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SCOTUS: Justices Nix Heavy Sentences for Repeat Sex Offenders

In an opinion that aligns Justice Neil Gorsuch with his liberal colleagues, the Supreme Court overturned a law that imposes heightened punishments on sex offenders who are caught with child pornography.

“Only a jury, acting on proof beyond a reasonable doubt, may take a person’s liberty. That promise stands as one of the Constitution’s most vital protections against arbitrary government,” Gorsuch wrote for the plurality Wednesday. “Yet in this case a congressional statute compelled a federal judge to send a man to prison for a minimum of five years without empaneling a jury of his peers or requiring the government to prove his guilt beyond a reasonable doubt. As applied here, we do not hesitate to hold that the statute violates the Fifth and Sixth Amendments.” Full Article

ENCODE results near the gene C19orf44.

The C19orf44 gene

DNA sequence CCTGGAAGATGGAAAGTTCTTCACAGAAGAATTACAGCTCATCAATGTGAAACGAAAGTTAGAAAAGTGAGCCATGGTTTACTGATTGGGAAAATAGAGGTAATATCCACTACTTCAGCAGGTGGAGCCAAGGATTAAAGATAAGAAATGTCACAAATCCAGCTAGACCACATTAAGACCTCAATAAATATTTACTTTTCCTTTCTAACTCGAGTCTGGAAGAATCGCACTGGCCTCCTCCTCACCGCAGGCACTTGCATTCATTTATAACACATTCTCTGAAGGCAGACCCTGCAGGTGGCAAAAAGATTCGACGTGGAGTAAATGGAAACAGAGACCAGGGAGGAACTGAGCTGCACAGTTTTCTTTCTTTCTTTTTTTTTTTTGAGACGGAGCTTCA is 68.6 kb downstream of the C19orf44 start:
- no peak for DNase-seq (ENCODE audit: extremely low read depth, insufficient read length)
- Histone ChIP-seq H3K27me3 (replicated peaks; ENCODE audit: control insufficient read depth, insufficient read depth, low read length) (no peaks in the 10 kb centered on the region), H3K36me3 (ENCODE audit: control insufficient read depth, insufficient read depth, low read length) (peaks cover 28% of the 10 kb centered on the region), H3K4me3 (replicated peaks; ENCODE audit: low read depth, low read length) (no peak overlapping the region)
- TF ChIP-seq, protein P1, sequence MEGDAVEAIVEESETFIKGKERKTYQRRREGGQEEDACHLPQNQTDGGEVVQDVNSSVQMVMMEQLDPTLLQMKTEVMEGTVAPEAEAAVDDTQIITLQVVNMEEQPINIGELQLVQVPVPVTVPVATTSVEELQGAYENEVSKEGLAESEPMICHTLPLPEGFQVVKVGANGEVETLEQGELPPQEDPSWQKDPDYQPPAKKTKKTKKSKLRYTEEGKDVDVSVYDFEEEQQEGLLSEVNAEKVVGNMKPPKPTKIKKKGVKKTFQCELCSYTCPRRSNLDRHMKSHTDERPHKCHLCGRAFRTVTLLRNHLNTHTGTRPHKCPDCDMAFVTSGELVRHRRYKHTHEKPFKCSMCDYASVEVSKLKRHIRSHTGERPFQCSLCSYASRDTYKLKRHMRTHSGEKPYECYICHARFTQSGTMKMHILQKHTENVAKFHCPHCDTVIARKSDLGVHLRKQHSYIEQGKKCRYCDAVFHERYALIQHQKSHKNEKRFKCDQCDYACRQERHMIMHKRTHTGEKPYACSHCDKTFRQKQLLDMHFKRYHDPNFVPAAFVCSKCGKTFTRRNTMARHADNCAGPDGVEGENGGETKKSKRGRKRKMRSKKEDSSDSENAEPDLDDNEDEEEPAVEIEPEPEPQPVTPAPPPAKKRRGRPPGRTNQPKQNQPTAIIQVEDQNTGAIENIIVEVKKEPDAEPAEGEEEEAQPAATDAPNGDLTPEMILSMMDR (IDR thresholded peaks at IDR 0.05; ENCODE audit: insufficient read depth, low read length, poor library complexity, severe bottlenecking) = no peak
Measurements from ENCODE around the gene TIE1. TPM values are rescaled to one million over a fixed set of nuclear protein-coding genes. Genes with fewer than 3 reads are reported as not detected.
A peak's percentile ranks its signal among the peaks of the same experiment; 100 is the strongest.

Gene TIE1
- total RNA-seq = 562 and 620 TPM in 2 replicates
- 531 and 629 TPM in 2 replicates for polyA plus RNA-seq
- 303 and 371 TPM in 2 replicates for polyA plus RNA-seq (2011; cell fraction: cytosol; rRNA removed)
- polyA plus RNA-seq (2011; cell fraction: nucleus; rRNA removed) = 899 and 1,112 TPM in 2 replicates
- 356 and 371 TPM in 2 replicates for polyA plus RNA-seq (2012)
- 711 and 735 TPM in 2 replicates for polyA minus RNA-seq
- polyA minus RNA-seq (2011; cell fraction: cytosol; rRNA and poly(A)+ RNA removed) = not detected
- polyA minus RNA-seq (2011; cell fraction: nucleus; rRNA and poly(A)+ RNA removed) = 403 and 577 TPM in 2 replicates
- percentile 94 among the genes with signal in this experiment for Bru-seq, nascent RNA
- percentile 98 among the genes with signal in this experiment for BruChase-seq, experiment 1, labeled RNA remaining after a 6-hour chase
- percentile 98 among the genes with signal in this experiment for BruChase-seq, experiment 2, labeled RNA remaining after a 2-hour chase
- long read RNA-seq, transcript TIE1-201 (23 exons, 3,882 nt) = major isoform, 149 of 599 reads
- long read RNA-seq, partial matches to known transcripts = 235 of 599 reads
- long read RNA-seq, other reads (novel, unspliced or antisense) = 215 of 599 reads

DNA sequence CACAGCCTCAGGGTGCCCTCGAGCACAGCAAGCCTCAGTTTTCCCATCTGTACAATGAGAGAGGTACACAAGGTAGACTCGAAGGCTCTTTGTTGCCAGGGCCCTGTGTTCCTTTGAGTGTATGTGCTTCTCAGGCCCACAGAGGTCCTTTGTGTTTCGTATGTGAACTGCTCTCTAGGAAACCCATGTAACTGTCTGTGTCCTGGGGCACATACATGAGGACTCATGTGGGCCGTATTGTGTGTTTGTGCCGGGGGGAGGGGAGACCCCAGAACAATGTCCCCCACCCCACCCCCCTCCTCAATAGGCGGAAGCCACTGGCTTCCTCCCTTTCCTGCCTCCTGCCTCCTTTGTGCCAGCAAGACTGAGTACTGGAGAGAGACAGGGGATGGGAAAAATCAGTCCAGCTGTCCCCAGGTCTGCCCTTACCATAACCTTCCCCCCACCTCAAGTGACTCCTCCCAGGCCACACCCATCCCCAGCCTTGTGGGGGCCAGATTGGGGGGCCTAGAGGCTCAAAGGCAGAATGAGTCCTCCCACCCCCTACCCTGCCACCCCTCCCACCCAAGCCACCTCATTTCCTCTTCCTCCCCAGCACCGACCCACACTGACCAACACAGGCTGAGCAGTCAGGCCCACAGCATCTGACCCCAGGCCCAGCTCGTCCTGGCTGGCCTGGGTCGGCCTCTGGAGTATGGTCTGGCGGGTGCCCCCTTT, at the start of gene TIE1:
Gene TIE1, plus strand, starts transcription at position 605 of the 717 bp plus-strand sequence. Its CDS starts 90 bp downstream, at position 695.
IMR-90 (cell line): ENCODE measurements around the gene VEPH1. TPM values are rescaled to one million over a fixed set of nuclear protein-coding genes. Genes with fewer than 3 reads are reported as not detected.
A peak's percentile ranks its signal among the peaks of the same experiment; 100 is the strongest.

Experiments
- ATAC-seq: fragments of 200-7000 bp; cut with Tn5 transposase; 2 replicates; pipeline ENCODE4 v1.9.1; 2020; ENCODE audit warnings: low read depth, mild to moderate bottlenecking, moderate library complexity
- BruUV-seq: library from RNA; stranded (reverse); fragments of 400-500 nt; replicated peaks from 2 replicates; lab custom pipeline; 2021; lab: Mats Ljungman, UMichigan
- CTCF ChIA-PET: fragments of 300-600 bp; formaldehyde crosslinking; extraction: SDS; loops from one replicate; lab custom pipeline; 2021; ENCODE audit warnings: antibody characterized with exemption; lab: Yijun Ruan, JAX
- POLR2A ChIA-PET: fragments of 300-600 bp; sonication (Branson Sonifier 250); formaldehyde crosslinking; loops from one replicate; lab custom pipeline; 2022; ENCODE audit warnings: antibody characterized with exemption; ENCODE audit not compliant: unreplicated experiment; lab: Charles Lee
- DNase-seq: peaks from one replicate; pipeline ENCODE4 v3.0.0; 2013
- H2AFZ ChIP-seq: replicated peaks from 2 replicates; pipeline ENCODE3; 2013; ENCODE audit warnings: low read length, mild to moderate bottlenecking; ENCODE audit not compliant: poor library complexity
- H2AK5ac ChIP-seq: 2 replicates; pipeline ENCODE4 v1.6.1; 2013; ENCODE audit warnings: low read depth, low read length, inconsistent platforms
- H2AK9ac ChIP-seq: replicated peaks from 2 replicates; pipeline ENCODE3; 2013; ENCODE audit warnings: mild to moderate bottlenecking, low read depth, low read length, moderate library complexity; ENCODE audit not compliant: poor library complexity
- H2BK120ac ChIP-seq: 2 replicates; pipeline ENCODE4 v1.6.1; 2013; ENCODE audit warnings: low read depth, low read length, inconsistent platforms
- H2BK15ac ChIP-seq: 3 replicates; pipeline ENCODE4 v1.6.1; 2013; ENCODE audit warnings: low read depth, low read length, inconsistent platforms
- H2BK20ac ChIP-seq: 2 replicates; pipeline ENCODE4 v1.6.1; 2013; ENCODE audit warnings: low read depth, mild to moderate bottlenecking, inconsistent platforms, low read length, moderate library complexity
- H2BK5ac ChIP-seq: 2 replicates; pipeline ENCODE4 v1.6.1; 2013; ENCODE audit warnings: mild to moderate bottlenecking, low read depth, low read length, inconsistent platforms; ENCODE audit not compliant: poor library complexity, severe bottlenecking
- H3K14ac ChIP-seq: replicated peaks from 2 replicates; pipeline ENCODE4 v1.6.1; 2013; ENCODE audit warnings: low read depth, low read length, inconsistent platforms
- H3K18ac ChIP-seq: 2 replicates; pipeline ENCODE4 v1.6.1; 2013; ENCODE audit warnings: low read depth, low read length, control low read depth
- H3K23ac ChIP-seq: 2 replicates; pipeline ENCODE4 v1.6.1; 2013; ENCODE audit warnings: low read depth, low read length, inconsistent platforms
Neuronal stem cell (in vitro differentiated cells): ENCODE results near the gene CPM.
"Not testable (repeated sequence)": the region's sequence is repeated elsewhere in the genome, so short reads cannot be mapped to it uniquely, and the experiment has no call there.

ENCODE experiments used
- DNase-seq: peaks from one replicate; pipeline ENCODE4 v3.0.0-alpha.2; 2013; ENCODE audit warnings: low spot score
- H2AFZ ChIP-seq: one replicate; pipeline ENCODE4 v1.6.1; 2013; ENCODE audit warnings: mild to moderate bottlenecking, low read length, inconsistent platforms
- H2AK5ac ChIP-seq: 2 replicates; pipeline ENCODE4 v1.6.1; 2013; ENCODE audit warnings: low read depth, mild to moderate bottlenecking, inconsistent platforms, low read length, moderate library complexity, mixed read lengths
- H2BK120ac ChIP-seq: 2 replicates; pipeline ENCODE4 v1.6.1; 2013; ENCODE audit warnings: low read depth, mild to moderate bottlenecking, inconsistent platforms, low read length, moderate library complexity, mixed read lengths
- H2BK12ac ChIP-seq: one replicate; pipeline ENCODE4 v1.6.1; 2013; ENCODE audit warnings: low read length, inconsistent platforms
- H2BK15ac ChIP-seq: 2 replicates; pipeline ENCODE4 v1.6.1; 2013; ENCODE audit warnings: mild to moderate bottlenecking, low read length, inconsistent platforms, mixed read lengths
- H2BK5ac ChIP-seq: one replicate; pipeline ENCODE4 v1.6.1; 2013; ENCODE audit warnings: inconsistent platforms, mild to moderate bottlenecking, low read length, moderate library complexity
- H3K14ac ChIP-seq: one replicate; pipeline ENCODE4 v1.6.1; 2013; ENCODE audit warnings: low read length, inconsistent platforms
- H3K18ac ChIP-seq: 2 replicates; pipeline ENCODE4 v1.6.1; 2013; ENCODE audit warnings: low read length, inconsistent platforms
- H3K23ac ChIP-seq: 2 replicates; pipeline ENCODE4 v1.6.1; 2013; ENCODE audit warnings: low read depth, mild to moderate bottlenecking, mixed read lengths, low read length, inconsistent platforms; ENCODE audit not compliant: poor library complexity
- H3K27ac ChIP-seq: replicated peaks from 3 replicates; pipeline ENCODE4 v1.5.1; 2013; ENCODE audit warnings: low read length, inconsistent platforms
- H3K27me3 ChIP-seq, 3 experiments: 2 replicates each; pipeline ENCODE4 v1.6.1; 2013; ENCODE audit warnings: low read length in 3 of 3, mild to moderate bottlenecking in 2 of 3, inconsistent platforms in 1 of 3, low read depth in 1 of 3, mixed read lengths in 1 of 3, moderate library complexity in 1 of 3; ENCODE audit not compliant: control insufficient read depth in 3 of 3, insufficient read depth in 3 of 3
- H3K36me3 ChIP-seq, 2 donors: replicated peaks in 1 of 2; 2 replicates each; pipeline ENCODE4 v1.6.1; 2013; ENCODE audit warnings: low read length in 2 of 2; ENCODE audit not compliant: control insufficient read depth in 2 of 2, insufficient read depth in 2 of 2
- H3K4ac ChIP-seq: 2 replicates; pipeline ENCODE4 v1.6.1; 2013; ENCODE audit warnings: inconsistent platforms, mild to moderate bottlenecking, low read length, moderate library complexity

Case Info

Decision

Related

SCOTUS: Court poised to rule for challenger in dispute over constitutionality of sex-offender law

Join the discussion

  1. CR

    Gorsuch has the opinion in Haymond. The 10th Circuit’s ruling is vacated and remanded.

    The court holds that a federal law requiring a defendant who is registered as a sex offender to return to prison for at least five years if a federal judge finds that the defendant violated the terms of his supervised release is unconstitutional.

    GORSUCH, J., announced the judgment of the Court and delivered an opinion, in which GINSBURG, SOTOMAYOR, and KAGAN, JJ., joined. BREYER, J., filed an opinion concurring in the judgment. ALITO, J., filed a dissenting opinion, in which ROBERTS, C. J., and THOMAS and KAVANAUGH, JJ., joined.

    Here’s the opinion: